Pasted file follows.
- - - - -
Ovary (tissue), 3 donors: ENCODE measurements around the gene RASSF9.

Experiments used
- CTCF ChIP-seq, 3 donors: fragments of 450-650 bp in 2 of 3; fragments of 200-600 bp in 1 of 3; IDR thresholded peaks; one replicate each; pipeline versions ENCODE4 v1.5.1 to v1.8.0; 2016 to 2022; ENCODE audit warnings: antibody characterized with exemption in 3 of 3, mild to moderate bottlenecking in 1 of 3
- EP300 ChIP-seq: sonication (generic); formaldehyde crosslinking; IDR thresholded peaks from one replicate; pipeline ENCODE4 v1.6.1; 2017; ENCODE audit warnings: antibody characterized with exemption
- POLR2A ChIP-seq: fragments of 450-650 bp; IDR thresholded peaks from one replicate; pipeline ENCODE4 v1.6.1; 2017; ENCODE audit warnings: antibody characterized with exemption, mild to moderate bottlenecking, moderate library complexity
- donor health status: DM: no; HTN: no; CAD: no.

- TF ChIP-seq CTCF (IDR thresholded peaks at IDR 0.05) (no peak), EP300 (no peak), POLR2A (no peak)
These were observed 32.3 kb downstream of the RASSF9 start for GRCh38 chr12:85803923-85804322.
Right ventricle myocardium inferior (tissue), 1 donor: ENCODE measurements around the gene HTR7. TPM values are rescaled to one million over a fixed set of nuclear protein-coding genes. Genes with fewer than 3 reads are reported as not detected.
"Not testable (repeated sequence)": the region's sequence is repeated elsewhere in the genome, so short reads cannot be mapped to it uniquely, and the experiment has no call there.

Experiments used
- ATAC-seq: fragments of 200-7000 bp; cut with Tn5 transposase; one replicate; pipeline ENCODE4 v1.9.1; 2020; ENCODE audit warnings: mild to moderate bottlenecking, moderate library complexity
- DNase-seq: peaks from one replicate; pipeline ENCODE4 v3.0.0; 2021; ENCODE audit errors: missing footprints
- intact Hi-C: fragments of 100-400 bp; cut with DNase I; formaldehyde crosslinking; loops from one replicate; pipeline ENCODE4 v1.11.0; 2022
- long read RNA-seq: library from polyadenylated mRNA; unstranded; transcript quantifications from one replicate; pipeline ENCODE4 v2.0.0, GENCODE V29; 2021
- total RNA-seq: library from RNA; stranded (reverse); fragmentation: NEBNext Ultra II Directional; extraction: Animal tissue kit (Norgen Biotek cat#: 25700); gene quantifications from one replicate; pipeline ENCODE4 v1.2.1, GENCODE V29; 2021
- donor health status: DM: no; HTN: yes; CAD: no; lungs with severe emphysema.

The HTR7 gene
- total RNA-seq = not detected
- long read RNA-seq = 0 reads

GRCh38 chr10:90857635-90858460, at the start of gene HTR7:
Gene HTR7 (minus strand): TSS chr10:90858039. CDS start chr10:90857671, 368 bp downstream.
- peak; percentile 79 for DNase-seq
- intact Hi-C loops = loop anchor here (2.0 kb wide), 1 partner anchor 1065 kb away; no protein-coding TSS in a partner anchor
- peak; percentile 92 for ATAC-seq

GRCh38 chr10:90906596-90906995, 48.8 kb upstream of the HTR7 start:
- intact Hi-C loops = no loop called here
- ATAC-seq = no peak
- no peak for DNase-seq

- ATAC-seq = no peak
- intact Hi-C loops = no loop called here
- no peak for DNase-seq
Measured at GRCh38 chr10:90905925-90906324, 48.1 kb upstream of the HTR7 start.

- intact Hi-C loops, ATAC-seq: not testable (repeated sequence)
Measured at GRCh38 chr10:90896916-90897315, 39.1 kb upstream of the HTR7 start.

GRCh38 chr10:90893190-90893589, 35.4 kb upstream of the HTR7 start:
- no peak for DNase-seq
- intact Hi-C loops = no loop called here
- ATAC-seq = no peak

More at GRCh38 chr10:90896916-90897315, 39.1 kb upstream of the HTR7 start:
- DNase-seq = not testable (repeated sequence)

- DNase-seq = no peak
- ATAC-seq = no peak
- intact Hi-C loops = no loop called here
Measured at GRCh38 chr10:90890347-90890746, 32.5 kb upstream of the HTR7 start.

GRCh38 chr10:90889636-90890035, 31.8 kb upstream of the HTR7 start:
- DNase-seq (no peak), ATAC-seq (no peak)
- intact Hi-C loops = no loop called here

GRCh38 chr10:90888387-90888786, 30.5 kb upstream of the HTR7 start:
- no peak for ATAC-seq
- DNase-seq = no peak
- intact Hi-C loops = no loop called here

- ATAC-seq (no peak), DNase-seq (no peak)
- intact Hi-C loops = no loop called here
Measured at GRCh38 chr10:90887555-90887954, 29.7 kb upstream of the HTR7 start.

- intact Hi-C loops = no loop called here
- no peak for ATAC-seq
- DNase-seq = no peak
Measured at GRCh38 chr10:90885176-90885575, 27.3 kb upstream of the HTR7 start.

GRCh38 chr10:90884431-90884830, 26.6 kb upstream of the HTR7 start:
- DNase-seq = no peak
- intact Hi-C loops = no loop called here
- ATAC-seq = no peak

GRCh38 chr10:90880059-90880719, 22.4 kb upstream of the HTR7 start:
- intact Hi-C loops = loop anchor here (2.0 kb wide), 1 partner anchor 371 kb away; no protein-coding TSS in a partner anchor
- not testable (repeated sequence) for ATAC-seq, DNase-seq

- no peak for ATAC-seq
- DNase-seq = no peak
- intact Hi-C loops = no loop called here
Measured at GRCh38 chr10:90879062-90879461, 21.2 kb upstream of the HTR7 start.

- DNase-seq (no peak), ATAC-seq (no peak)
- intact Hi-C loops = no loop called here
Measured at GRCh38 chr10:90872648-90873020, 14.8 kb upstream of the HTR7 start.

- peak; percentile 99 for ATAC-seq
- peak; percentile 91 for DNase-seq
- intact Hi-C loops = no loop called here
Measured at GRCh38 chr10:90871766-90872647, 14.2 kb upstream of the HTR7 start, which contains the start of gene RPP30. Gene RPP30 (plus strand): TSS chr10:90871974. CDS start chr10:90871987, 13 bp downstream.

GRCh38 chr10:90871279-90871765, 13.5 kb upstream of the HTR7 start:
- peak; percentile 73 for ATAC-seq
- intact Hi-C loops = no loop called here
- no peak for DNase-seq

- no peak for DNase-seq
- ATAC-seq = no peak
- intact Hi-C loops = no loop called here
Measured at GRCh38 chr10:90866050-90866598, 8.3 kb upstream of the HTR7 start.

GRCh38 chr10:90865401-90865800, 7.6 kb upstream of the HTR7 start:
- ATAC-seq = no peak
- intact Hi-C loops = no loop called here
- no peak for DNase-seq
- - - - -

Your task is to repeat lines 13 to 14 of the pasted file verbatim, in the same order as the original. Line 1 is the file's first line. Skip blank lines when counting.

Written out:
- DNase-seq: peaks from one replicate; pipeline ENCODE4 v3.0.0; 2021; ENCODE audit errors: missing footprints
- intact Hi-C: fragments of 100-400 bp; cut with DNase I; formaldehyde crosslinking; loops from one replicate; pipeline ENCODE4 v1.11.0; 2022